Camping should be an opportunity to enjoy the great outdoors and to introduce the kids to the wild in a comprehensive, exciting, and adventurous way. Whether it is dry camping, which is parking anywhere without or limited facilities (also known as Boondocking) or you’d prefer to be at one with nature, experiencing camping with the family could help bring everyone together, as well as make new memories. However, it’s not often that simple. Kids aren’t going to understand all of the appeals of the trip is fraught with difficulties. So, we’re going to look at how you make sure the trip stays fun and doesn’t become a litany of complaints instead.
Pick a place worth going
Choosing the park or location that you go to is a big one. Picking a place with great scenery and lots of trails and areas of interest is a good starting point. But you also have to think about how ready your kids are to “rough it” and pick the appropriate camping site as well. If they’re entirely unused to camping and staying out in the wild, then having the first trip in a place that provides more amenities. This is especially important for kids who aren’t used to behaving responsibly and safely in the wild.
Overpacking is much preferable than leaving something behind
Long before you set out, it’s a good idea to visit a few different online tips for what to bring with you and create your own checklist. This includes clothes for every kind of weather, meaning hot, cold, and waterproof clothing for those unexpected showers. Make sure everyone has their own toiletries bag for their toothbrush, insect repellant, and soap. If you don’t pack everything you need, then it might seem like a minor problem but it will very quickly become a rather major episode.
Don’t make dinner a disaster
So long as they’re kept warm and dry when possible, kids can be hardy. The one thing that can immediately sour a trip, however, is when they’re not able to enjoy their food. If you haven’t been camping much personally, then don’t expect to rely entirely on the BBQ and fire for cooking. Consider choosing a campsite where food is more readily available. Or prepare some food for the first night in advance and use Thermo Boutique lunch boxes to keep it warm and fresh. Make sure all food that isn’t being eaten immediately is kept sealed up tight. Cooked food left lingering can attract more wildlife than you want, it if doesn’t get soaked by rain or get a bad taste from the forest air getting in.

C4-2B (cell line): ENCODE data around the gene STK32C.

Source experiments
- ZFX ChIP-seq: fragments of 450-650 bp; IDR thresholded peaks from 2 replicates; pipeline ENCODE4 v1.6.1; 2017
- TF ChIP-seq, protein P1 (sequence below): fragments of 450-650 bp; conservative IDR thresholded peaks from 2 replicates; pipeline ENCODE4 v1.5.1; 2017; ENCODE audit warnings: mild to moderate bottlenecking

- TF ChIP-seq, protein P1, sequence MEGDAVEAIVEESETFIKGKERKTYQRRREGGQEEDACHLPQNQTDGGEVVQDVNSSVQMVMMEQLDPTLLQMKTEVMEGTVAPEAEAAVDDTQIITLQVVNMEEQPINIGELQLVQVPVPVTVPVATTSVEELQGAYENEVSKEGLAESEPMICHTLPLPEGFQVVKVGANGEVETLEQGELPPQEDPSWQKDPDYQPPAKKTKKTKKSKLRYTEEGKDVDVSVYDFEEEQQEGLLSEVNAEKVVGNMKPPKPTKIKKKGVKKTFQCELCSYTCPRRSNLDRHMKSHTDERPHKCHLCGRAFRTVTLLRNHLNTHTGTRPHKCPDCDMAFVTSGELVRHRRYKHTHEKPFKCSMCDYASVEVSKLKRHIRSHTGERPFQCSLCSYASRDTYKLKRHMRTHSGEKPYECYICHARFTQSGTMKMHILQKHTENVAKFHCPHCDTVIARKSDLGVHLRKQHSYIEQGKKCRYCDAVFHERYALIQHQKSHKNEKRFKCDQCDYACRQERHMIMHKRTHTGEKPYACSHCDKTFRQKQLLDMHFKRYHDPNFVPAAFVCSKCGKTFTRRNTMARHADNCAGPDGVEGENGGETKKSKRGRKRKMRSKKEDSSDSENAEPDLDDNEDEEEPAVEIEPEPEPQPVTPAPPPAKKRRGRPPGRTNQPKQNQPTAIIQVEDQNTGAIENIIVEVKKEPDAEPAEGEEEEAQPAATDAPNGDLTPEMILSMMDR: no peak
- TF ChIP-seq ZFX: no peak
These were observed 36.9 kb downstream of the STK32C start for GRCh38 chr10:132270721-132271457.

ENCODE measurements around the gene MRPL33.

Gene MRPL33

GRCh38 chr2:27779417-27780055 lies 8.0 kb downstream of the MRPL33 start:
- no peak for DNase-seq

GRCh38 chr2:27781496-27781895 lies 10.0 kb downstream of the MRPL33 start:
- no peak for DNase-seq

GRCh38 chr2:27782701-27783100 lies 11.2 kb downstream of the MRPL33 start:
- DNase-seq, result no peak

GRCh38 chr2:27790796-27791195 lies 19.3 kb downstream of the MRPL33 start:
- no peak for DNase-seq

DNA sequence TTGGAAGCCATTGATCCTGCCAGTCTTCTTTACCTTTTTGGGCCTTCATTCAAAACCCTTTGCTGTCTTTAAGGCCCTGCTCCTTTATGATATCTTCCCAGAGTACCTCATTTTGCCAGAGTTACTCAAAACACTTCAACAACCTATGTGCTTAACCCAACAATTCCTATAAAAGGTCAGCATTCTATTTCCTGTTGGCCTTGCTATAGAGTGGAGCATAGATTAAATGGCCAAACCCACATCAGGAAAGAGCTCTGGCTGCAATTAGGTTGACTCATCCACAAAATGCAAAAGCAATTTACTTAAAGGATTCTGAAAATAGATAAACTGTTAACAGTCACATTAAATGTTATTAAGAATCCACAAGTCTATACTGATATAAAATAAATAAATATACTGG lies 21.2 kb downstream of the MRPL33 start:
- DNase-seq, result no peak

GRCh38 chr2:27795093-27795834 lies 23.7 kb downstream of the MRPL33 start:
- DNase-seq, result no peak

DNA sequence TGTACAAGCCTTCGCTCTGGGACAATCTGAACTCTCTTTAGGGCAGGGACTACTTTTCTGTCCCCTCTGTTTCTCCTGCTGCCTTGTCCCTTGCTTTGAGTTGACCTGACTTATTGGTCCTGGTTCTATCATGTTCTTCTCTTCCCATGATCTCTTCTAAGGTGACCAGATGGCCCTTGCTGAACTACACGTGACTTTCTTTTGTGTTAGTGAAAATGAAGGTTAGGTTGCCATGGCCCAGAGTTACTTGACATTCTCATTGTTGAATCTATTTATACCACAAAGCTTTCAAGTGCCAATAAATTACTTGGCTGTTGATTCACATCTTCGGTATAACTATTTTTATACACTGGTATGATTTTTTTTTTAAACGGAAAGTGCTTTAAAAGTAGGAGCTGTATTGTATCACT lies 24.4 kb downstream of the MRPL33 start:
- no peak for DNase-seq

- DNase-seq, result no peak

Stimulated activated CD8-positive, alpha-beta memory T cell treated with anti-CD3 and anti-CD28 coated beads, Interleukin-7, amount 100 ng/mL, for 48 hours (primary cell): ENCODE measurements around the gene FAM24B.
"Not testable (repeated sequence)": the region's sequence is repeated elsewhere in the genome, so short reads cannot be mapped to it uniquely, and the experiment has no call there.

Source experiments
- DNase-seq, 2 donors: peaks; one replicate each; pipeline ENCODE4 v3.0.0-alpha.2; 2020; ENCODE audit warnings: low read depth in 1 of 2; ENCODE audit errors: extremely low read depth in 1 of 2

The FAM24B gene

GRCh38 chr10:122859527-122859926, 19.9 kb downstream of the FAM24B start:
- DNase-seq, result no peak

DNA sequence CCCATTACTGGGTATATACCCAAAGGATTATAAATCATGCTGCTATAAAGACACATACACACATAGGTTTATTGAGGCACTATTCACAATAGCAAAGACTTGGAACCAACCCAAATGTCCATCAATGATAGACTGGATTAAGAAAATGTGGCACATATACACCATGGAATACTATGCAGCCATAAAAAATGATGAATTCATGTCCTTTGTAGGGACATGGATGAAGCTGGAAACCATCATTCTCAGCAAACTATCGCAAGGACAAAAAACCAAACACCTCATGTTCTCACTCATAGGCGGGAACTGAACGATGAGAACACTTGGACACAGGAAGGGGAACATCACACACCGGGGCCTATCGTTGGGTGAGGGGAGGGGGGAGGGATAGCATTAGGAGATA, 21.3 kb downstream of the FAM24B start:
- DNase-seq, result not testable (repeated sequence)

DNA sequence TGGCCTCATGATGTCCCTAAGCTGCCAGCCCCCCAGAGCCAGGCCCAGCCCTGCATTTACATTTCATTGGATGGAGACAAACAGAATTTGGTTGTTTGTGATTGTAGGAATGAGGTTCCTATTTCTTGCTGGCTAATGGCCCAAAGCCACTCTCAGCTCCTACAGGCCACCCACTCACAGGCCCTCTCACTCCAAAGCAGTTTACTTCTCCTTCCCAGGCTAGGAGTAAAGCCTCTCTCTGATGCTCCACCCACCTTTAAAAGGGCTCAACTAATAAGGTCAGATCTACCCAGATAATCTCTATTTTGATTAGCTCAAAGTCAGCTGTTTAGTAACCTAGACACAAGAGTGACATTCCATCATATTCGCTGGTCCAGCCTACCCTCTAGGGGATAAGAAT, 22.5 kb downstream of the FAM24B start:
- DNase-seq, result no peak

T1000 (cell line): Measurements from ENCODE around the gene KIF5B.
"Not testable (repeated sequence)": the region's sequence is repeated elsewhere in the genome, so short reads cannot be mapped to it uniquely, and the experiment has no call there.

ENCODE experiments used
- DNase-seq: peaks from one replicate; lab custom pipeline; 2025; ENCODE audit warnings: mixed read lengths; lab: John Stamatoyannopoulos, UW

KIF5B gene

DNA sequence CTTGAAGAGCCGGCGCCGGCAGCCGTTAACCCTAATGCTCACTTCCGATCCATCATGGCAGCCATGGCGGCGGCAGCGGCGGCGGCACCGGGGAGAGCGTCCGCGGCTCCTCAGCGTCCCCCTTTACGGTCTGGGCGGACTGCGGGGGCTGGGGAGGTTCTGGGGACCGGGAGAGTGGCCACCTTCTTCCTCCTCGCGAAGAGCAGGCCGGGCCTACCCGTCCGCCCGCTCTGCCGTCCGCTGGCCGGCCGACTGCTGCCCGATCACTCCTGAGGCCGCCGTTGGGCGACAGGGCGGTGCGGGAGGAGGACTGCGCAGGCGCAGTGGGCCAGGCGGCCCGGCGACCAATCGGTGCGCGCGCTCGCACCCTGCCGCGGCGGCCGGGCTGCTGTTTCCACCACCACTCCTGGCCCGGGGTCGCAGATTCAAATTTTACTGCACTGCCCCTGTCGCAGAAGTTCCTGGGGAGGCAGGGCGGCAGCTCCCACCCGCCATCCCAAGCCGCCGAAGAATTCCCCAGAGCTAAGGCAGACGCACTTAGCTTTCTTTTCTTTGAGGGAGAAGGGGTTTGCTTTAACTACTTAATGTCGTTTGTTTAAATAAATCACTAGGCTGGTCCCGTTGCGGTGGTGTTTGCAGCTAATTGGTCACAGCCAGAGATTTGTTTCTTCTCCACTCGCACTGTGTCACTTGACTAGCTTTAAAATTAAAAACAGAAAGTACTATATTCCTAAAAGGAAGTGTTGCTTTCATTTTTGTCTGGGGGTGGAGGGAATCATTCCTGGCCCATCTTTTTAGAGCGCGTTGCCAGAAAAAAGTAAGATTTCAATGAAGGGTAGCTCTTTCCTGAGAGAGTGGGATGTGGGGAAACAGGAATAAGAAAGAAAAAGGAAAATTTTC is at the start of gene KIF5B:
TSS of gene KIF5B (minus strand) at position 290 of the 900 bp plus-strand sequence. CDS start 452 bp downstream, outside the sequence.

You aren’t going to be adventuring through the wild for the whole trip. You’re going to have some downtime, especially at night. If you don’t plan for it, you will be dealing with some very bored, whiny kids. Having some games prepared is all well and good. But you can also bring things like a Nancy B.’s Science Club MoonScope that can keep them curious about nature by them some fantastic views of the night sky.
If you get your first family camping trip right, it can easily become a tradition that will create warm memories for everyone for years to come. Get it wrong, however, and you might not get a second chance to convince them.